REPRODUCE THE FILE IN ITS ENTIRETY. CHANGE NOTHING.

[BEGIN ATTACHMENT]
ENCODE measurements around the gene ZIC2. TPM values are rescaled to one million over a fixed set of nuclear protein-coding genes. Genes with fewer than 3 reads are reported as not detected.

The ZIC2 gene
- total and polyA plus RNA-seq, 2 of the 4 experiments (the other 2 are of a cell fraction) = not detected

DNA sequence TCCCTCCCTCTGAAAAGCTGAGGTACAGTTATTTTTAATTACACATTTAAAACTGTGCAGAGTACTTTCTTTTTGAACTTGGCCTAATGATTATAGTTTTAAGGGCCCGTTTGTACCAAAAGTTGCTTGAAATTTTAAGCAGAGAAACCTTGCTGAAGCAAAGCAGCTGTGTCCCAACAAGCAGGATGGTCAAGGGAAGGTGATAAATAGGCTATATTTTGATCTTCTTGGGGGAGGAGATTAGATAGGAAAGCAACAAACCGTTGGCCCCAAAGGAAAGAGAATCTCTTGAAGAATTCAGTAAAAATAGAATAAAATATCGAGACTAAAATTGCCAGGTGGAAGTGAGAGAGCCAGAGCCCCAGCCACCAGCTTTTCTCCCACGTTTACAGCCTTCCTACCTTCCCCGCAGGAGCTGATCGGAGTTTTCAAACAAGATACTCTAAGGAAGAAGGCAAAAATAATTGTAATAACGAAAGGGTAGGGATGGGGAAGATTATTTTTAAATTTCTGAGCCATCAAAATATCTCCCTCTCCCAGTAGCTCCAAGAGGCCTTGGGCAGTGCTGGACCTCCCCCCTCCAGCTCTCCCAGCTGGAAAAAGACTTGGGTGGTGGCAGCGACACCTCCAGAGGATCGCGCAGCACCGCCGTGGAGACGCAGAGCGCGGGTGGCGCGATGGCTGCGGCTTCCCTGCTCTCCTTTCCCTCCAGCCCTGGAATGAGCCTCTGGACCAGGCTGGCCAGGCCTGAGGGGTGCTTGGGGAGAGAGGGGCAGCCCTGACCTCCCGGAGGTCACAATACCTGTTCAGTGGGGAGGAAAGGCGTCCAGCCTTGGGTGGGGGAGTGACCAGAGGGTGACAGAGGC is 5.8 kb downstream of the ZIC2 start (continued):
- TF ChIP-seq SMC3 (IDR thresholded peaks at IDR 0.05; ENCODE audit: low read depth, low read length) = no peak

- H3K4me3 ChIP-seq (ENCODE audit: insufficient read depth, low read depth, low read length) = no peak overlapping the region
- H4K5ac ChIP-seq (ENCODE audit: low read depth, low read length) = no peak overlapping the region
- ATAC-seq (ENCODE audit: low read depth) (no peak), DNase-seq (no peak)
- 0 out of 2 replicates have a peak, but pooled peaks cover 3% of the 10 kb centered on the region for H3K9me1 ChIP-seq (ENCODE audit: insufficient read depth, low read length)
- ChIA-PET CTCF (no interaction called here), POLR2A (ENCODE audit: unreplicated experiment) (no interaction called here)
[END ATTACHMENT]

ENCODE measurements around the gene ZIC2. TPM values are rescaled to one million over a fixed set of nuclear protein-coding genes. Genes with fewer than 3 reads are reported as not detected.

The ZIC2 gene
- total and polyA plus RNA-seq, 2 of the 4 experiments (the other 2 are of a cell fraction) = not detected

DNA sequence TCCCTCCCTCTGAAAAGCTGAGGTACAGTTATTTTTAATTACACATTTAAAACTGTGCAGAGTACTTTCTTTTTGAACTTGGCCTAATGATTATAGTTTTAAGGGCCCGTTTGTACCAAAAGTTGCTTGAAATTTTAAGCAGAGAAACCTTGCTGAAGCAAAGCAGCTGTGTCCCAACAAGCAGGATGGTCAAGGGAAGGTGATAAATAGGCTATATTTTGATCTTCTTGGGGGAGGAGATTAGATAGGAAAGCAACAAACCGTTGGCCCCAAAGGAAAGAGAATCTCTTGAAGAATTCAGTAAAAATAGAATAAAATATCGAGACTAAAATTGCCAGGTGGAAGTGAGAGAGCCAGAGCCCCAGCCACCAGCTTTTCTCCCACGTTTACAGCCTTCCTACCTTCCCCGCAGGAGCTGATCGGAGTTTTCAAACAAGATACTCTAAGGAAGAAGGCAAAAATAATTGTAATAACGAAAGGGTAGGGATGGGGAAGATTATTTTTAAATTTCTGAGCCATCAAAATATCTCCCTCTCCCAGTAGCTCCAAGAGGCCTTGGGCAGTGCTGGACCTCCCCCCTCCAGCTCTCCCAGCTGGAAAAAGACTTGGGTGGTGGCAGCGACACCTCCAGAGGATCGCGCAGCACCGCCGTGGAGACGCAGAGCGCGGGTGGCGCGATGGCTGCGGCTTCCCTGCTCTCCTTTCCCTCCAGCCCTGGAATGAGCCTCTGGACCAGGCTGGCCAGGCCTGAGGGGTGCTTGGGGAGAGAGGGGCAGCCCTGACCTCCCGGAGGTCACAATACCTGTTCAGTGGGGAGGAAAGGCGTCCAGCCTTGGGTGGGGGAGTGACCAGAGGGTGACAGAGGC is 5.8 kb downstream of the ZIC2 start (continued):
- TF ChIP-seq SMC3 (IDR thresholded peaks at IDR 0.05; ENCODE audit: low read depth, low read length) = no peak

- H3K4me3 ChIP-seq (ENCODE audit: insufficient read depth, low read depth, low read length) = no peak overlapping the region
- H4K5ac ChIP-seq (ENCODE audit: low read depth, low read length) = no peak overlapping the region
- ATAC-seq (ENCODE audit: low read depth) (no peak), DNase-seq (no peak)
- 0 out of 2 replicates have a peak, but pooled peaks cover 3% of the 10 kb centered on the region for H3K9me1 ChIP-seq (ENCODE audit: insufficient read depth, low read length)
- ChIA-PET CTCF (no interaction called here), POLR2A (ENCODE audit: unreplicated experiment) (no interaction called here)